Saturday, August 13, 2011

Thorium nuclear power plant in your car

Update: Anthony is telling me that a story about the Tucker cars at the end of his blog entry shows that he reposted the report about the thorium cars as a kind of satire, and I kind of believe him after some e-mail exchanges, even though I am sure that he understands that it was very likely for me (and others) to miss this "detail". ;-)
Anthony Watts' blog has become the world's most progressive website that promotes alternative, carbon-free energy sources of the future. And when I say "alternative", I mean really, really alternative! :-)

Ford Nucleon, a 1958 prototype, an inspiration for the project discussed below

After Andrea Rossi's cold fusion, we learn about a new breakthrough:
Hey – how much Thorium you got under the hood? (WUWT)

U.S. Researcher Preparing Prototype Cars Powered by Heavy-Metal Thorium (Wards Auto)

Google News (about eight articles)

I really don't understand how a person with some basic knowledge of physics could buy the content of the article.

Thorium is arguably a nuclear fuel of the future - and China may actually be a leader in this promising technology that may cover the mankind's energy needs for thousands of years once it works. But thorium is still a heavy, radioactive element: a nuclear fuel. It produces all kinds of instantly deadly radioactive stuff. The idea that you would be "recharging" your thorium motor in the garage is just preposterous. It's like having a bath in the Fukushima (or any other) reactor.

Even in the far future when small thorium reactors are technologically possible, no sane countries would allow random people to manipulate with radioactive fuel at home. The thorium cycle produces a smaller - but still large - amount of radioactive products than the uranium cycle; on the other hand, it produces lots of hard gamma rays. You surely need to surround such a reactor by tens of tons of lead or a similar metal to achieve your basic protection.

Equally preposterous is the idea that the thorium could produce heat just because of "pressure" applied upon its atoms. I could repeat the explanation from the cold fusion article: the state of the atoms is totally irrelevant because it only changes the energy by electronvots while nuclear processes require either megaelectronvolts to overcome the Coulomb barrier between charged nuclei (including protons) during fusion, or they need a supercritical production of neutrons that can cause fission of heavy nuclei. Fusion needs huge tempratures; fission needs a constant inflow of neutrons.

In any thorium nuclear reactor, you first need neutrons to be absorbed by "fertile" thorium-232 nuclei (which are not "fissile") for them to become uranium-233 (which is "fissile"). The neutrons can't be replaced by gasoline or pressure or prayers. Atomic physics, chemistry, the writers' self-evident inability to distinguish thorium oxide from metallic thorium, or pressure of any ordinary magnitude are just totally irrelevant for the question whether fission will take place.

So this machine won't work and it couldn't possibly be safe for individuals: I am not talking about safety against the production of nuclear weapons, I am talking about ordinary public health and public hazard safety. But there are many other totally absurd statements in the Wards Auto article that must make every scientifically literate person instantly sure that the article is nonsense.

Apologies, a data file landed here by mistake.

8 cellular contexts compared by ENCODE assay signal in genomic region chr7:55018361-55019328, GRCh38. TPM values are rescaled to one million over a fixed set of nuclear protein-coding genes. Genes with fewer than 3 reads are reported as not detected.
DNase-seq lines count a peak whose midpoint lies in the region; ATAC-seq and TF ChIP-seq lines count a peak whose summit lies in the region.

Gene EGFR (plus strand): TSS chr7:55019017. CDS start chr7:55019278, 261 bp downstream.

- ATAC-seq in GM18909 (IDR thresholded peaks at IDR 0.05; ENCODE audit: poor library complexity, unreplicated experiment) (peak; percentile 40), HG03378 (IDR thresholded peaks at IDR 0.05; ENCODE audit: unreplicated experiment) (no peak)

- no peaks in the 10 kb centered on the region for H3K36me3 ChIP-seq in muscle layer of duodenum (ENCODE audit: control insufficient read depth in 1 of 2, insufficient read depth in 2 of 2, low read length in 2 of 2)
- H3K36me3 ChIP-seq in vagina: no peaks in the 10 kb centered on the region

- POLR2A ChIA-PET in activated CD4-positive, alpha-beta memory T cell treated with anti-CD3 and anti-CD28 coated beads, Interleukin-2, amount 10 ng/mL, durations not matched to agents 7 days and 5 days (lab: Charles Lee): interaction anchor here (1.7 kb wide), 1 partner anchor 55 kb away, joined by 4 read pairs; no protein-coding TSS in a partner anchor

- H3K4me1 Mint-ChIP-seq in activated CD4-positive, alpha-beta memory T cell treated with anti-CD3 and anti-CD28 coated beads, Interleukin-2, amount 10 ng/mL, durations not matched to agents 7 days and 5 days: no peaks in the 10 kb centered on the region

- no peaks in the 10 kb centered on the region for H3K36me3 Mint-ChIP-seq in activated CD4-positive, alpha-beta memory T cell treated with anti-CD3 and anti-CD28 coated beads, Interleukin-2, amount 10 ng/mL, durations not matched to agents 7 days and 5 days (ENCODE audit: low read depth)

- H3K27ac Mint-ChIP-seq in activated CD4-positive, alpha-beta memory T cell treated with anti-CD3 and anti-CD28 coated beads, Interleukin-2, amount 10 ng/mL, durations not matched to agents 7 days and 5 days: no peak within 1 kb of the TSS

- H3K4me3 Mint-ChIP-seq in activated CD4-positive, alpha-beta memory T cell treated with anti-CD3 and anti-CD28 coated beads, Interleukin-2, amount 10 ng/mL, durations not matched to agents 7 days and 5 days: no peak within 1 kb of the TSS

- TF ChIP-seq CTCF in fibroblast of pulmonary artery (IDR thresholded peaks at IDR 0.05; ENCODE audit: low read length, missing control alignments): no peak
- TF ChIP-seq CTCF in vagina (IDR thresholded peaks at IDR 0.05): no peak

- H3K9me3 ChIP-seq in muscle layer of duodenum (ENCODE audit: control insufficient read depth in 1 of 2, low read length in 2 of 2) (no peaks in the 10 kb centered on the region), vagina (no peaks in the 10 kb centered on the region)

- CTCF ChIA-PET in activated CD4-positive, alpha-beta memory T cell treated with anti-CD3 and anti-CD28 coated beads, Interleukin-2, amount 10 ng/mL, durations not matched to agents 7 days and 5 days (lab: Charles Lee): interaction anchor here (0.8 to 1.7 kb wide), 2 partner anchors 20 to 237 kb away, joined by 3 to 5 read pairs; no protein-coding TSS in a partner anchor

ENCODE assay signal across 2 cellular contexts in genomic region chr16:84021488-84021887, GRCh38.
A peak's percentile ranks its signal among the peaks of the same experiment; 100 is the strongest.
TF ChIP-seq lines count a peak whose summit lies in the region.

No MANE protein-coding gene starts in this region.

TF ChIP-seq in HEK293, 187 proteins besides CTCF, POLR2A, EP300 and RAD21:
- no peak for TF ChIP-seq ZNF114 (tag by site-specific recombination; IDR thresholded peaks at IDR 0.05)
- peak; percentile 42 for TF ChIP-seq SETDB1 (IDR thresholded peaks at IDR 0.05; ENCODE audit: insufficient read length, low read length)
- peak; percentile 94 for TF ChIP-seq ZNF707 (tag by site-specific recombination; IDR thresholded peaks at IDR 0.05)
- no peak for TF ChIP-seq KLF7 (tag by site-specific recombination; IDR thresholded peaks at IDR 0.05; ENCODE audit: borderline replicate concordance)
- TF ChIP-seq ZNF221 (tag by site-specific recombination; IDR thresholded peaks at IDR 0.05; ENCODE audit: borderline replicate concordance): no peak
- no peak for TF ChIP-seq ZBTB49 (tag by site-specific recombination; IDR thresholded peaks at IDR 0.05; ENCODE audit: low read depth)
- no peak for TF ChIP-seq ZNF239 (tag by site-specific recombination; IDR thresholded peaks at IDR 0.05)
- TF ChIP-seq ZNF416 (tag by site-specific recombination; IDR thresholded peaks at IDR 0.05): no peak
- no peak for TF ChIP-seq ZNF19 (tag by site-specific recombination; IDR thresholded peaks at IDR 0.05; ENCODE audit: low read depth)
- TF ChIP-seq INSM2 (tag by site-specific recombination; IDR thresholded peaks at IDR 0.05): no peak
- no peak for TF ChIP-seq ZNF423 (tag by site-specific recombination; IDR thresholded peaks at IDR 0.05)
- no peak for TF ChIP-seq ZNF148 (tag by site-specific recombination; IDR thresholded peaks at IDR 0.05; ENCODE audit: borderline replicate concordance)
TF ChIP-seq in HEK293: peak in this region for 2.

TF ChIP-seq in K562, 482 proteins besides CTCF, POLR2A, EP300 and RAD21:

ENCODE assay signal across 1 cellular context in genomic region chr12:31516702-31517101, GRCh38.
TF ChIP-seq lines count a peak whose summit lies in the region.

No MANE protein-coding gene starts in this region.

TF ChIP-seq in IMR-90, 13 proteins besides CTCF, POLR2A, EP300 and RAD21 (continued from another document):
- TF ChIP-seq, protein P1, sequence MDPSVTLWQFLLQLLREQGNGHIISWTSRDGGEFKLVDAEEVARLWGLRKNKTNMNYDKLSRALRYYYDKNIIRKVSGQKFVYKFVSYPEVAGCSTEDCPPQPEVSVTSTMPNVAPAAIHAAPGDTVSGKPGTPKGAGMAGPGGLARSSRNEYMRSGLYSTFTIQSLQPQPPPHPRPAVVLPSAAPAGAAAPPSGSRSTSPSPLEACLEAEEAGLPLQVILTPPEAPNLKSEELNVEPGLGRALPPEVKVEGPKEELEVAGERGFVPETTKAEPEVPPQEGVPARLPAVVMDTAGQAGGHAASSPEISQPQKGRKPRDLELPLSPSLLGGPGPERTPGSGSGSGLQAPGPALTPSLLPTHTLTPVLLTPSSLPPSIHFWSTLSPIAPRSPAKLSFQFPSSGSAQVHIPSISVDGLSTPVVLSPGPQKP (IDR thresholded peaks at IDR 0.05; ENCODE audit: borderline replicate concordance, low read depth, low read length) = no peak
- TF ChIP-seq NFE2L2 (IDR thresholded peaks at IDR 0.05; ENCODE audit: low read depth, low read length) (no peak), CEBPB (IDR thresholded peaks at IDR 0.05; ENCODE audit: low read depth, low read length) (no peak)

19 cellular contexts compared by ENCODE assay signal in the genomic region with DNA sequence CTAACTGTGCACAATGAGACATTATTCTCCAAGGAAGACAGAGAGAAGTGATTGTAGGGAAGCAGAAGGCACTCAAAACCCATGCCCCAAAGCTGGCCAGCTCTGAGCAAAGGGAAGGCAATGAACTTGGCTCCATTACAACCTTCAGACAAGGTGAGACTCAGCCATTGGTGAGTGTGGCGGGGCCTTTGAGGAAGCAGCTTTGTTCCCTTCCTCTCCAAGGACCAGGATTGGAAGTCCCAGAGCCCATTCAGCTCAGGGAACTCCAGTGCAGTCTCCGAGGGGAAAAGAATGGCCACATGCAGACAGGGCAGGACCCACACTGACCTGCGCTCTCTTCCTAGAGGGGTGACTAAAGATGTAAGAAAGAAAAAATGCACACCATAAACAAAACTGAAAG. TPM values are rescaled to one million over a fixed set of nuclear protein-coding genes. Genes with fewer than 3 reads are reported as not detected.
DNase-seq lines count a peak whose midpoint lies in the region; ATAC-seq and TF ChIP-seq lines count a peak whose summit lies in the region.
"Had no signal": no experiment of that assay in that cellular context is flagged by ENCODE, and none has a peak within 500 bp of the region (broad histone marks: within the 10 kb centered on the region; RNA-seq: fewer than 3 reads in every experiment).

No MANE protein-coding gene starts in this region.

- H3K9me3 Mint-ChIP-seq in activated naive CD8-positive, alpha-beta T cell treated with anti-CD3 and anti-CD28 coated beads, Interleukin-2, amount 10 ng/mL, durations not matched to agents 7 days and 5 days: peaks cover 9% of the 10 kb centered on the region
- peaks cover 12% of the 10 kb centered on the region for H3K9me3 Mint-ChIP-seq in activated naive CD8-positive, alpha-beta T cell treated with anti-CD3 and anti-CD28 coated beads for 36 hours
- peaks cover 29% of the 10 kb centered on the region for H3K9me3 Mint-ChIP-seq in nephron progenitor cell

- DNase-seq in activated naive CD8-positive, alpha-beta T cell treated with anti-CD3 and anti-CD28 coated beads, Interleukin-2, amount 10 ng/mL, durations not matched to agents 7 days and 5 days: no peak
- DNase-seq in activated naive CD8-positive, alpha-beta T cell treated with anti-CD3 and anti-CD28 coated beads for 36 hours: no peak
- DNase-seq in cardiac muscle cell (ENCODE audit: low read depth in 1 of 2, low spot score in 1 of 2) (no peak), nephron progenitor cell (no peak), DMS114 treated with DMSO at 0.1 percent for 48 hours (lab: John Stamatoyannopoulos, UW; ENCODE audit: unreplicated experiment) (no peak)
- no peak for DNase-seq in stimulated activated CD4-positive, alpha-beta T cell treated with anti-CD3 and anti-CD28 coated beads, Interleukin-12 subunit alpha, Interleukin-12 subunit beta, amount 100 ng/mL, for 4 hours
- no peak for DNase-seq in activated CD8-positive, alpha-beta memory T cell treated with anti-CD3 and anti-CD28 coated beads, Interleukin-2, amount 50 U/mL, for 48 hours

For example, the article promises a 227-kilogram unit that may be incorporated into your car. It should produce 250 MW - megawatts - of energy. That's not bad at all. Why?

This is our Temelín nuclear power plant and it has two blocks with 1,000 MW each - in total, it produces 2,000 MW of energy when both blocks are running.

So the whole power plant above is equivalent to 8 of the miraculous thorium cars - about one 2-ton gadget. ;-) Temelín with its 2,000 MW gives us about 14% of the energy needs of the Czech Republic - which has 10 million people. You see that the 14 GW capacity corresponds to 10 million people, so 0.25 GW corresponds to 56 times fewer, about 180,000 people.

It follows that one of those miraculous thorium cars is exactly enough to feed the city of Pilsen with energy. ;-) Maybe such a car will have a little bit too much power to accompany your family on the road...

Or just think how you could extract the energy/heat from your motor. The vaporization heat of water is 2.23 MJ per kilogram. So 250 MW will evaporate about 110 liters of water every second. Where will your car get this much water? (Note that it's a hard task for the same reason as discussed above: what you have isn't a real car, it's 1/8 of the Temelín power plant.)

I must happily admit that this time, the WUWT readers weren't naive. The rating is just 4 stars, and not 5 stars, and most of the comments are skeptical. By the way, just like I predicted, Anthony Watts' promotion of cold fusion wasn't criticized or humiliated by a single alarmist blog. It's because despite some embarrassing flaws at Anthony Watts' blog, he's still orders of magnitude more realistic and educated about possible energy sources than the typical alarmists - who are complete nuts.

1 comment:

  1. Goethe said that the gods themselves fight in vain against stupidity. So you're fighting for a hopeless cause.
    Keep it up!